The CMB is a snapshot of the oldest light in our Universe, imprinted on the sky when the Universe was just 380,000 years old. (source)
It's easy too see how valuable this information is for astrophysicists who, since it's discovery in the 60's, have been using it as a confirmation of the Big Bang theory. Today even better measurements continue to feed fuel into the fire, so to speak.

The clincher is, the CMB data might very well turn out to be complete junk.

As the methods of obtaining this type of data are very complicated it's not easy for anyone except experts to interpret them. Therefore, when professor Pierre-Marie Robitaille questions the data it's impossible for myself to validate or discard what he has to say, but it's not hard to see where he's coming from.

What he is proposing is that earlier measurements, made by a satellite (COBE) orbiting close to earth, did not take into consideration the microwave radiation emitting from our own oceans. It had nothing to shield off this type of radiation and therefore obtained a map of Earth instead of the Universe.

Looking familiar?

Later experiments with new satellites have been profoundly lacking due to using the previously obtained data as a basis for their own mapping.

In the latest case (called Planck/WMAP) the satellite was unable to distinguish any appropriate signals from background noise (from our own galaxy), which apparently was 1000 times stronger than what they wanted to measure.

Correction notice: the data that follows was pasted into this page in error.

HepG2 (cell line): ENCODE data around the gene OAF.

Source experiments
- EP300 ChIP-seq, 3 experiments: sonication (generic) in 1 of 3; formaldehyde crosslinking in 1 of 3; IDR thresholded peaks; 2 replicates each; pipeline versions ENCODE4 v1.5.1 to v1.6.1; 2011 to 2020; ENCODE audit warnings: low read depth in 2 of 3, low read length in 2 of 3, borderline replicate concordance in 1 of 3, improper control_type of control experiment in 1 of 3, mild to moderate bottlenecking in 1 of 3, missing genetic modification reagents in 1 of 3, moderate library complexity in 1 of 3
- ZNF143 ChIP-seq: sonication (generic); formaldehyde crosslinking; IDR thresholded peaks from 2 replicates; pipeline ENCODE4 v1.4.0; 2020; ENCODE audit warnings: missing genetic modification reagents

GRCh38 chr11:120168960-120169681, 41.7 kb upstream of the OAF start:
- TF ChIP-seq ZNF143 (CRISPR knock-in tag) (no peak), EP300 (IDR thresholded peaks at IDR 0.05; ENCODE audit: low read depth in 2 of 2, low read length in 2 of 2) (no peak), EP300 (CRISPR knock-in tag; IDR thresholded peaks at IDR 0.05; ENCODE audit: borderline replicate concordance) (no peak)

Not only did they re-use the questionable COBE data, but they also claim to have removed the contamination signal (red color) even though it's ~1000 stronger than the signal underneath - without having an a priori knowledge or control over the unwanted signal.

I've been trying to find any serious critique against his bold yet reasonable claims, but unfortunately it's mostly the typical skepticist agenda being played out, like "he's a crank", "he doesn't know what he's talking about", "this has been established innumerable times already", "he has other crank ideas, (therefore all his ideas must be wrong)" etc.., instead of any substantial rebuttals.

Which of course gives us all the more reason to believe that he's on to something.


Man's appetite for knowledge easily leads him astray. We fear the (intellectual) unknowing so much, that we've actually managed to figure out the entire evolution of the Universe - even without being close to understand the nature of the tool we've used to reach those conclusions with, namely consciousness.

Talk about hubris.

In part 2 we'll have a look at the other ingredients that have contributed to the decline of science: fame and fortune.

Stay put for a visit to CERN and their multi billion dollar search for horsefeathers.